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Scottish National Dictionary (1700–)

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First published 1965 (SND Vol. VI). Includes material from the 1976 and 2005 supplements.

LEET, v.2, n.3 Also leit (Jam.), lit; leyt (Cai.); leed (Ork.). Pa.t. leeted. [lit]

I. v. 1. To make to appear, to pretend.n.Sc. 1808 Jam.:
He's no sa daft as he leets.

2. (1) To give a sign that one knows or is taking notice; to heed, to pay attention, to regard, listen to, absol., tr. or with to, after, at, and esp. common in imper. phr. never leet, noor (Cai.) — (n.Sc. 1808 Jam.; Sh. 1914 Angus Gl.; Per. 1915 Wilson L. Strathearn 194; Ork. 1922 J. Firth Reminisc. 153, leed; I.Sc., Cai. 1960); to listen surreptitiously, to eavesdrop (Ork. 1930); (2) To esteem, consider. (1)Abd. 1790 A. Shirrefs Poems ix.:
For deeply i' my heart I'll leet ye, 'Till i' my grave.
Fif. 1805 J. Fleming Poems 69:
Some blades were clashin' country says An' some were never litan.
m.Lth. 1822 R. Wilson Poems 41:
To buirdly chields they only hecht Four pounds forbye their vittle, Wha grummle sair at sic a sight, An' leit it far owre little.
Ork. 1880 Dennison Sketch-Bk. 6:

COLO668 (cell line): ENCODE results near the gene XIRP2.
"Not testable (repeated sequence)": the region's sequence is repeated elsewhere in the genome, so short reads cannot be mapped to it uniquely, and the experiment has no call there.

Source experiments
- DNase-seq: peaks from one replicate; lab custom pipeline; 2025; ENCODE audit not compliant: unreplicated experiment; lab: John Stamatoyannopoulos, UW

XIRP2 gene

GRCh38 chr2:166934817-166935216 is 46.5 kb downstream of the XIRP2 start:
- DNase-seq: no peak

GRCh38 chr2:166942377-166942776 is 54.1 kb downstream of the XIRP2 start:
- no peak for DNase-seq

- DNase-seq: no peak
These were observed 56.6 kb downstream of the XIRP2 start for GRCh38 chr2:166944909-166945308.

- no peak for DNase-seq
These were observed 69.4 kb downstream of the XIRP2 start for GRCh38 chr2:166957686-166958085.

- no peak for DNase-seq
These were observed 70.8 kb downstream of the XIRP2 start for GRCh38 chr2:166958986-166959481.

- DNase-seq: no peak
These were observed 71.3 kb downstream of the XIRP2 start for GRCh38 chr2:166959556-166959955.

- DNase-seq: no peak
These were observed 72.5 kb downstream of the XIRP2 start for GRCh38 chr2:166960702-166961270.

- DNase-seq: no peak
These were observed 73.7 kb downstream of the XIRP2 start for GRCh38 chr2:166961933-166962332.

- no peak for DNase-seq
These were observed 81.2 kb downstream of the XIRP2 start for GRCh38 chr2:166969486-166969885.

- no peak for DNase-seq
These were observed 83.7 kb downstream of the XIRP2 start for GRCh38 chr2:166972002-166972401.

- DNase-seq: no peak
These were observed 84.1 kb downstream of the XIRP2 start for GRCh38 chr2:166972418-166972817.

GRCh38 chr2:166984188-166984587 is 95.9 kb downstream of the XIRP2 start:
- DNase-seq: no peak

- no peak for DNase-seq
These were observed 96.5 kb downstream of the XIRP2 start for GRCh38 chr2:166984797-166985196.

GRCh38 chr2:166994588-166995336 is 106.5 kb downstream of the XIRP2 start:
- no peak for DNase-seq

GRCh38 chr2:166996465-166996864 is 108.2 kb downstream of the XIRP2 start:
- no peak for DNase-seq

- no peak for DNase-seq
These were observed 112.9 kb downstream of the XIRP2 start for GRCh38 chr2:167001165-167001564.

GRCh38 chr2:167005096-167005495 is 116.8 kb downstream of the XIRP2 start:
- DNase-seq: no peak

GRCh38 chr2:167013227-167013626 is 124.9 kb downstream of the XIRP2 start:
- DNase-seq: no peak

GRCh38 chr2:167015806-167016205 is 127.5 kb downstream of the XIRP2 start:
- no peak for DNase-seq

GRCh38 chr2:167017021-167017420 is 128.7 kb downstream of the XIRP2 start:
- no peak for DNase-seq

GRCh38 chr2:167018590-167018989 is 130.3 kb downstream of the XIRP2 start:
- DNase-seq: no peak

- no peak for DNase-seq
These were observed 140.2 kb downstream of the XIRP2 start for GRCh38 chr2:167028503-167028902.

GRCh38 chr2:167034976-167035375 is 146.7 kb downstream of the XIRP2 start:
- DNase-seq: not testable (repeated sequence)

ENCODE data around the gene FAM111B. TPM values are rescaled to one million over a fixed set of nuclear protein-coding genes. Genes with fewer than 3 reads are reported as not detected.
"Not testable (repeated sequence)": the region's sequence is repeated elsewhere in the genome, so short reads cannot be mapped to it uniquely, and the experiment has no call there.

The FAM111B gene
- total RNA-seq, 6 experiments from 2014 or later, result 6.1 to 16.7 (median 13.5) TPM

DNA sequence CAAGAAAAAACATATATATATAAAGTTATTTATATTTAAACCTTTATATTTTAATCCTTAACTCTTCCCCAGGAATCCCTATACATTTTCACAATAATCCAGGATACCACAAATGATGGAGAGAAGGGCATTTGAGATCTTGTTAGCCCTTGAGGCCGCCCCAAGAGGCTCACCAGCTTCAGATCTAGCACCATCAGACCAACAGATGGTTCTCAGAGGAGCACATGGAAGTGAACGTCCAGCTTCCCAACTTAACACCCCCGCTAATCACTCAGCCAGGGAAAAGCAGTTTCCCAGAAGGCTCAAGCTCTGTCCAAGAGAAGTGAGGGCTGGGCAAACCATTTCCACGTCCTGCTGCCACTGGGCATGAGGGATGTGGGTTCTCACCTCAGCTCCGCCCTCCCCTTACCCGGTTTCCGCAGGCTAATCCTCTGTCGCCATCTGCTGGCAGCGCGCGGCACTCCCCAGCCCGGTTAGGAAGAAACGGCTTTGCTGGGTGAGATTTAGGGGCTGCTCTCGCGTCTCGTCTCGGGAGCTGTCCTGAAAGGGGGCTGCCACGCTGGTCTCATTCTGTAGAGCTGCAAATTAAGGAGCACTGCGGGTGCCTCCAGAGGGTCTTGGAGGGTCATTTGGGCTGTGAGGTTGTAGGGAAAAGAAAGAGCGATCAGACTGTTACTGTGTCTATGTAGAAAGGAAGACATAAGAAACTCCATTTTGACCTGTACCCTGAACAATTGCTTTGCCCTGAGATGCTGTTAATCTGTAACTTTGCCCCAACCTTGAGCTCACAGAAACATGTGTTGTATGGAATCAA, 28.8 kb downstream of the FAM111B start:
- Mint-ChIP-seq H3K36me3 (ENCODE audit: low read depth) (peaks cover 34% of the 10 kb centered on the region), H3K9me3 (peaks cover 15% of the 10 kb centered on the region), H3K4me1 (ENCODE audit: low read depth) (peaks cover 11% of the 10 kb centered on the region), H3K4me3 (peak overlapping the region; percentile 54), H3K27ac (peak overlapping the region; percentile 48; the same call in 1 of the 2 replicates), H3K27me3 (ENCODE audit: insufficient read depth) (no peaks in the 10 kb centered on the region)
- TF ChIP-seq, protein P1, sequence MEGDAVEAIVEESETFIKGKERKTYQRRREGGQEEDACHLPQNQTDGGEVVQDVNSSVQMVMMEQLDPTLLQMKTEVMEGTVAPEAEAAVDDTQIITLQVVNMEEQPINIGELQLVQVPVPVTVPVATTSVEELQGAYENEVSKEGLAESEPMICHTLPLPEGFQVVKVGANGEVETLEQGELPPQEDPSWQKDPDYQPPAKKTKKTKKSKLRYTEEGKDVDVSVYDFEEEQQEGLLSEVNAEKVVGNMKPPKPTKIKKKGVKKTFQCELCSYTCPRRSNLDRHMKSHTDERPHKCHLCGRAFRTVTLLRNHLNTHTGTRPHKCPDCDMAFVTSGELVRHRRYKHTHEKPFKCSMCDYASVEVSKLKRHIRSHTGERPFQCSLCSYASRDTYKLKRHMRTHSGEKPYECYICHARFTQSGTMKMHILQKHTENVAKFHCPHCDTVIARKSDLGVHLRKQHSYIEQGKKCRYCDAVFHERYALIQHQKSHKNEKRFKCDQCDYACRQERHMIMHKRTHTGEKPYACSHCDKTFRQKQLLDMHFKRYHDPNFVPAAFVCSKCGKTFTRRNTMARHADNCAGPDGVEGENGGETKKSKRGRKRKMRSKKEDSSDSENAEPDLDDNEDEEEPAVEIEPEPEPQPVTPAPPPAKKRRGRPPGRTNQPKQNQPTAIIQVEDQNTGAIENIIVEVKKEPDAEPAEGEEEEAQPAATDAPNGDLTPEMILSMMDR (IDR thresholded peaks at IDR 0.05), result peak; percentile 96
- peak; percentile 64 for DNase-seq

Minny a randy word said he tae the laird, takin' him a' the time for a wife; bit the laird niver leeted a word o' his heid.
Sh. 1892 G. Stewart Fireside Tales 246:
[I] tauld him never to leet.
Ork. 1908 Old-Lore Misc. I. viii. 317:
Da common galloos wadna leed tae me, bit jeust pat me doon for id.
Cai. 1930 John o' Groat Jnl. (21 Feb.) 2:
Oh, never leyt 'boot time an' hoo it flees!
Ork. 1956 C. M. Costie Benjie's Bodle 120:
This teel cam' at last tae the leetan lugs o' Mr. Rankin.
Abd. 1993:
I cut ma finger bit nivver leet, it's nae sair.
(2)Ayr. 1822 H. Ainslie Pilgrimage 223:
She never leeted after me Mair than I had been a caird.

3. To make mention, pass on information, let out (a secret or the like) (Sh. 1914 Angus Gl.; Sh., Ags., Fif., Lth. 1960).Fif. 1864 W. D. Latto T. Bodkin xxvi.:
Never leet that I was i' the garret!
Sh. 1915 Old-Lore Misc. VIII. I. 61:
He rakid his bridder, Sjhorm, wi' a nudge a side, leetan till 'im: “Boy! wauken, d'er bokies a but-end!”
Fif. 1916 G. Blaik Rustic Rhymes 99:
An' some had planned, tho' didna leet.
Sh. 1952 J. Hunter Taen wi da Trow 230:
Dis he leetit ta da Aesir He wis faert he shün wid dee.

4. To ooze, to leak, drip out slowly as of serum or other discharge from the surface of the body (Sc. 1808 Jam.; Fif. 1825 Ib.), to discharge pus (Dmb. 1960).

II. n. The serous discharge from a wound or sore (Uls. 1953 Traynor); “an unseemly mass of a liquid or semi-liquid substance” (Bnff. 1866 Gregor D. Bnff. 104). Also deriv. leetach (Ib.). Cf. v., 4.

[O.Sc. lete, to pretend, c.1470, to declare, avow, c.1420, a variant of Lat, to let (out), in various derivative senses, which keeps the orig. long vowel, the normal development, from O.E. lǣtan, to let. See note to Lat, v.]

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"Leet v.2, n.3". Dictionary of the Scots Language. 2004. Scottish Language Dictionaries Ltd. Accessed 21 May 2022 <http://www.dsl.ac.uk/entry/snd/leet_v2_n3>

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